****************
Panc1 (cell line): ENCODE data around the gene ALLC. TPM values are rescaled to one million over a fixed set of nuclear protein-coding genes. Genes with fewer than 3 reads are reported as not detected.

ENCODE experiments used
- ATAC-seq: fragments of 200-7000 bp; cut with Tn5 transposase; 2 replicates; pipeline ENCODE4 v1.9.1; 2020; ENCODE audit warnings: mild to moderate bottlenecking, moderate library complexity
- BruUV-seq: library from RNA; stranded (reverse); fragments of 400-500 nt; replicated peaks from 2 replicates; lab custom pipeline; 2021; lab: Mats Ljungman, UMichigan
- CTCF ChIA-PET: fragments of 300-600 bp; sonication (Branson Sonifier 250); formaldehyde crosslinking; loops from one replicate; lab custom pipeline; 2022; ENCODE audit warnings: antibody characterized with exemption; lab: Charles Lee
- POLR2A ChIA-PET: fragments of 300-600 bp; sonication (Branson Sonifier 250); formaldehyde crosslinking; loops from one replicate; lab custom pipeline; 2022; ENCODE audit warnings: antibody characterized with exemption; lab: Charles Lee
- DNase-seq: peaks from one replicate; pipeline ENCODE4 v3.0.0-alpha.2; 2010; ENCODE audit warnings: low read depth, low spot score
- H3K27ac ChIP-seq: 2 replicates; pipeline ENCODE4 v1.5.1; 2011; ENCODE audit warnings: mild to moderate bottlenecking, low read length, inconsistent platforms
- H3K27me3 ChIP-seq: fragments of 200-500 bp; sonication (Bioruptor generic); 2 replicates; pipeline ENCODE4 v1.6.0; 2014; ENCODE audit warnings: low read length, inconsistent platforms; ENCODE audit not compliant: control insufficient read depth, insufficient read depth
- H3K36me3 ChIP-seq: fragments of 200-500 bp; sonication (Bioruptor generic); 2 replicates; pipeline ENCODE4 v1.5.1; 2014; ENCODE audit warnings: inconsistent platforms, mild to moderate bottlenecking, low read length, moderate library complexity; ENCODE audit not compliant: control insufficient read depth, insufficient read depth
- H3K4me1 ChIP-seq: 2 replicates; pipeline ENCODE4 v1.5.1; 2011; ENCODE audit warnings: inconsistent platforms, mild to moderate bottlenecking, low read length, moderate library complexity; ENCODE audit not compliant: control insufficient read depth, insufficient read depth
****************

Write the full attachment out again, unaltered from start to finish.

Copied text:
Panc1 (cell line): ENCODE data around the gene ALLC. TPM values are rescaled to one million over a fixed set of nuclear protein-coding genes. Genes with fewer than 3 reads are reported as not detected.

ENCODE experiments used
- ATAC-seq: fragments of 200-7000 bp; cut with Tn5 transposase; 2 replicates; pipeline ENCODE4 v1.9.1; 2020; ENCODE audit warnings: mild to moderate bottlenecking, moderate library complexity
- BruUV-seq: library from RNA; stranded (reverse); fragments of 400-500 nt; replicated peaks from 2 replicates; lab custom pipeline; 2021; lab: Mats Ljungman, UMichigan
- CTCF ChIA-PET: fragments of 300-600 bp; sonication (Branson Sonifier 250); formaldehyde crosslinking; loops from one replicate; lab custom pipeline; 2022; ENCODE audit warnings: antibody characterized with exemption; lab: Charles Lee
- POLR2A ChIA-PET: fragments of 300-600 bp; sonication (Branson Sonifier 250); formaldehyde crosslinking; loops from one replicate; lab custom pipeline; 2022; ENCODE audit warnings: antibody characterized with exemption; lab: Charles Lee
- DNase-seq: peaks from one replicate; pipeline ENCODE4 v3.0.0-alpha.2; 2010; ENCODE audit warnings: low read depth, low spot score
- H3K27ac ChIP-seq: 2 replicates; pipeline ENCODE4 v1.5.1; 2011; ENCODE audit warnings: mild to moderate bottlenecking, low read length, inconsistent platforms
- H3K27me3 ChIP-seq: fragments of 200-500 bp; sonication (Bioruptor generic); 2 replicates; pipeline ENCODE4 v1.6.0; 2014; ENCODE audit warnings: low read length, inconsistent platforms; ENCODE audit not compliant: control insufficient read depth, insufficient read depth
- H3K36me3 ChIP-seq: fragments of 200-500 bp; sonication (Bioruptor generic); 2 replicates; pipeline ENCODE4 v1.5.1; 2014; ENCODE audit warnings: inconsistent platforms, mild to moderate bottlenecking, low read length, moderate library complexity; ENCODE audit not compliant: control insufficient read depth, insufficient read depth
- H3K4me1 ChIP-seq: 2 replicates; pipeline ENCODE4 v1.5.1; 2011; ENCODE audit warnings: inconsistent platforms, mild to moderate bottlenecking, low read length, moderate library complexity; ENCODE audit not compliant: control insufficient read depth, insufficient read depth